Secondly, I come to another group being aided by this Bill, again by omission. We saw efforts in the other place to introduce reports on the progress of establishing a register of overseas beneficial owners of UK property and a review of HMRC’s publication of tax avoidance schemes. Opposition amendments to introduce such simple and moderate measures were defeated on party lines. Who does this aid? It is clear who the US and EU allies think it aids: Russian dirty money, much of it closely associated with the regime of President Putin, whose dangerous, aggressive actions we will be discussing later in this Chamber.

On 10 February, the Government laid legislation to allow the sanctioning of entities and businesses of economic and strategic significance to the Russian Government and their owners, directors and trustees. But to impose a sanction, you first have to be able to find the sanctionee. The highly respected NGO Transparency International reports that more than 85,000 properties in the UK are owned anonymously by entities registered abroad. It estimates that £1.5 billion of property is owned by Russians accused of corruption or of links to the Kremlin.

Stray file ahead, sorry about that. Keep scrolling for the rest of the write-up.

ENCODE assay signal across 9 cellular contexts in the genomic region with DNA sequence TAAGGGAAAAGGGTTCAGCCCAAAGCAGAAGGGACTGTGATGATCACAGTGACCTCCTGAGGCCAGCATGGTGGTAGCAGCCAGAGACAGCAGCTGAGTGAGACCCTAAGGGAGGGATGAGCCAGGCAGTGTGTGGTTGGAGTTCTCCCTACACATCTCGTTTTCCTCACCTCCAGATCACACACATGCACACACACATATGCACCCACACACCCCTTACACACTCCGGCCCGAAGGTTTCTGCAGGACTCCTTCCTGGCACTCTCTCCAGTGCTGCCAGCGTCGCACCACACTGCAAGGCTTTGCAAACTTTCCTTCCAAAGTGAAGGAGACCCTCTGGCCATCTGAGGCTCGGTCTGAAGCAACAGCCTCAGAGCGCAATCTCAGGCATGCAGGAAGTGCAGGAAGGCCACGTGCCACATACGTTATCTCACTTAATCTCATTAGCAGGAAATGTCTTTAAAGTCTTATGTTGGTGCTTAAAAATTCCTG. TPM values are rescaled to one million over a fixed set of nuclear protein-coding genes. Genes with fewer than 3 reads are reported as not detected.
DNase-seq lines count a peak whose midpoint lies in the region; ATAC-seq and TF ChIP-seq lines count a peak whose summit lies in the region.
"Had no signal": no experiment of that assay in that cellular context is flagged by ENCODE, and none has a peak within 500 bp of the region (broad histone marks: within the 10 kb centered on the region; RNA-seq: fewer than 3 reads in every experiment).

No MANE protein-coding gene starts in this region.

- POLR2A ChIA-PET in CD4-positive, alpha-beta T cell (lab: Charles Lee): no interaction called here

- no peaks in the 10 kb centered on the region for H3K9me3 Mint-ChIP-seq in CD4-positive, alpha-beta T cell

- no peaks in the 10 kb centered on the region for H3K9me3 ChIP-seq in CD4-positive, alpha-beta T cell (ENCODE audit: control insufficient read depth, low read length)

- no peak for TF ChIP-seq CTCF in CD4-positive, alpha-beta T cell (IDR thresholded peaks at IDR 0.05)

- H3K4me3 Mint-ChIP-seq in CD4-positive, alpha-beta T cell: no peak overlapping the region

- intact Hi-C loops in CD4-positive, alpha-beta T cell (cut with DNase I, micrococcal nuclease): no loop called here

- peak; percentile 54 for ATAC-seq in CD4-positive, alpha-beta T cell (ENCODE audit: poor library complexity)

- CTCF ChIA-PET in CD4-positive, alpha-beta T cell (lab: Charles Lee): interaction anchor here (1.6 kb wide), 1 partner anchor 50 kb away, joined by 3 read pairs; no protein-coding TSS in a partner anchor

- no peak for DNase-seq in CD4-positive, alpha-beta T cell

We have been promised this register of beneficial ownership in London since 2016. Provision was included in the 2019 Queen’s Speech, but despite the flood of Bills we are now seeing in your Lordships’ House—a Bill to attack some of the most vulnerable people on this planet: refugees seeking asylum on these shores; a Bill to suppress the turnout of voters least likely to support the Government; a Bill to reduce the capacity of our courts to defend the rule of law—the Government have not found time in the parliamentary agenda for this register to be created. Who is being aided here? I am afraid it is very obvious. Who is losing out? We are all losing out through insecurity for the people of the UK and damage to the security of the world.